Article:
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If you’ve had a civil case in court and another person (called the debtor) has been ordered to pay you money, but they haven’t, the court might be able to help you get the money.

Step one: Check

If the court order is over 6 years old, then learn about enforcing an order older than 6 years. Do you know the debtor’s address? If you do not, learn how to find the debtor’s address. If you don’t have the debtor’s address, the court might still be able to help you.

Learn about enforcing an order older than 6 years

Learn how to find the debtor's address

Step two: Apply to the court for help

You can ask the court to assess the debtor’s finances. The court will then choose how the debt should be paid. You can learn about: 

How the court can assess the debtor's finances on paper

Financial assessment hearings over the phone

Financial assessment hearings

Also, you can make one or more of the following applications. If you know who pays the debtor (salary, wages, or benefit):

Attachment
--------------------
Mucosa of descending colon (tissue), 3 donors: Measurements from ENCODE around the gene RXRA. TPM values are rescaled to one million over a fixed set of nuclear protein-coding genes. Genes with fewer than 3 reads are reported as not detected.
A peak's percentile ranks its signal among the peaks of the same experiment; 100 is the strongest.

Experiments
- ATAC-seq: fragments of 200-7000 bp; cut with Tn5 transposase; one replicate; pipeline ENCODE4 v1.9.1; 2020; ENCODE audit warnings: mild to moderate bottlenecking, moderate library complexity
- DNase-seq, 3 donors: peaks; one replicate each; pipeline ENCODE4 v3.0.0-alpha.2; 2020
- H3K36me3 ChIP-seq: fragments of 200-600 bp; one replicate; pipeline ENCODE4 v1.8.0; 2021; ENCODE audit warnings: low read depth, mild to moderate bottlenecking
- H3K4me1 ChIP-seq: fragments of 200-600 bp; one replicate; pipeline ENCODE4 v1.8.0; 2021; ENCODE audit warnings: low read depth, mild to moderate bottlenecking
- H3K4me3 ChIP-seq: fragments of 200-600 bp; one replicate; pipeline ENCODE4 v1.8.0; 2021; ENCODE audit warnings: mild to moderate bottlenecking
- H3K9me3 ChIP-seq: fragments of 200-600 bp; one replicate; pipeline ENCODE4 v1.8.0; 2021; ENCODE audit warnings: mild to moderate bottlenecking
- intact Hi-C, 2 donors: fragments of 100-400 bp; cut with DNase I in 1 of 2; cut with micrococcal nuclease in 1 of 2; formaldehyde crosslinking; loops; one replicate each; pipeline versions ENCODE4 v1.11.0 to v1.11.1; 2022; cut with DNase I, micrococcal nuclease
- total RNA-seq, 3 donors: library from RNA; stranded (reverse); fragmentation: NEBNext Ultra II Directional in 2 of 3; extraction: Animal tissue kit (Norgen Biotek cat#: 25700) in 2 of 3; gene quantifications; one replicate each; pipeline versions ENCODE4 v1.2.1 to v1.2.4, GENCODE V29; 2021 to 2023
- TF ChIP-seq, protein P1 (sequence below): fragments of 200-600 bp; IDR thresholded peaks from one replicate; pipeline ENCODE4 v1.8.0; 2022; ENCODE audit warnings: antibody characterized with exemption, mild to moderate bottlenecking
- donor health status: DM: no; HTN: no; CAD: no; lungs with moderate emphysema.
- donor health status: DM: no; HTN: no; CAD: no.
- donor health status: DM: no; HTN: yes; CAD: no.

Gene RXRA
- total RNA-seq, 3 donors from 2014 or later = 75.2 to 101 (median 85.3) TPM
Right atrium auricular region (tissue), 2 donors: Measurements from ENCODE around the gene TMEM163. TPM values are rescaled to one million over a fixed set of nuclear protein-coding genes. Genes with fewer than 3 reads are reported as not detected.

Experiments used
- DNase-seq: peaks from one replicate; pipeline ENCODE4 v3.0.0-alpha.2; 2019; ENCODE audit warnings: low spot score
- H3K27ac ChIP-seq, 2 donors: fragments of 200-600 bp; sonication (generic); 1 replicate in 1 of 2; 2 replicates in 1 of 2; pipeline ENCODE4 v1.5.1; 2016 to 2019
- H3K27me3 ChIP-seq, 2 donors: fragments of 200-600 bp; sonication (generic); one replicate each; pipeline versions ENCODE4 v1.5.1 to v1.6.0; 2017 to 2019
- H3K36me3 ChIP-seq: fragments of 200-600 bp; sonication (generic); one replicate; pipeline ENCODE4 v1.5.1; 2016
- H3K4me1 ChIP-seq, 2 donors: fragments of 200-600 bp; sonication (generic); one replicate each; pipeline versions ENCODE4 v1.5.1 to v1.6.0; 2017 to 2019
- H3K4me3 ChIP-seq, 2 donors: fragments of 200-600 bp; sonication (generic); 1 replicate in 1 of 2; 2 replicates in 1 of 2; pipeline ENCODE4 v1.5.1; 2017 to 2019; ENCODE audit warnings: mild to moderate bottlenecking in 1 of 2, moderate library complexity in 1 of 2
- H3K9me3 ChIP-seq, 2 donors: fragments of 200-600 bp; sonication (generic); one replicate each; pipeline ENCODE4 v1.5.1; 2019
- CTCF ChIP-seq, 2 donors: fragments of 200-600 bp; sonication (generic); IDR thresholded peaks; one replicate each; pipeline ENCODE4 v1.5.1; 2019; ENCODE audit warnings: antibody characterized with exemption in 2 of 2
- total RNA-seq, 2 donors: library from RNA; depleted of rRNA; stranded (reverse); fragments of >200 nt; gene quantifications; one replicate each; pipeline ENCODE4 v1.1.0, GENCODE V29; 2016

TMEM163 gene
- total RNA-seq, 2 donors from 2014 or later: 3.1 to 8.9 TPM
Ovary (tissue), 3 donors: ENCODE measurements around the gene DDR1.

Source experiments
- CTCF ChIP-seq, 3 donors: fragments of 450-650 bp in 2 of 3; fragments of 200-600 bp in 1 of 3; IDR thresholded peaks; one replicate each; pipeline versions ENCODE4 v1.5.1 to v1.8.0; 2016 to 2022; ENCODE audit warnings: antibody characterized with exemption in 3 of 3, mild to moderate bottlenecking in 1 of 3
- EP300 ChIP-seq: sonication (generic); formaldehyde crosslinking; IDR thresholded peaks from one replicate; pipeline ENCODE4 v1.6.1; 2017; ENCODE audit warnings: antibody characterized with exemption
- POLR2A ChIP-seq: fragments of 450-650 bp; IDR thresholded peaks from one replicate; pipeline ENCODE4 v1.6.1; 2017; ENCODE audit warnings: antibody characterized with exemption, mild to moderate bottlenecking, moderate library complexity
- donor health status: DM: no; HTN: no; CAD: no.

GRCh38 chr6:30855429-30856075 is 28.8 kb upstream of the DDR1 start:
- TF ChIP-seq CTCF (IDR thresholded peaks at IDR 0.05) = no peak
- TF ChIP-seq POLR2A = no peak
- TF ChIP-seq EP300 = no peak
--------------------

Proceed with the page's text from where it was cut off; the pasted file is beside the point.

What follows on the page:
Learn about deductions from wages or benefits

If the debtor has valuable assets:

Learn about asking the court to seize their property

If someone owes the debtor money:

Learn about garnishee proceedings

If the debtor is selling land:

Learn about stopping the sale until the debt is paid

Follow-up steps

Has the debtor not followed instructions from a financial assessment, even though they had the money to pay?

Learn about contempt of enforcement proceedings

Has a registrar made a decision about your application that you disagree with? If you have new evidence, consider making a new application. If you don’t have new evidence:

Learn about having the registrar’s decision reviewed

Return to Collecting civil debt: information for creditors

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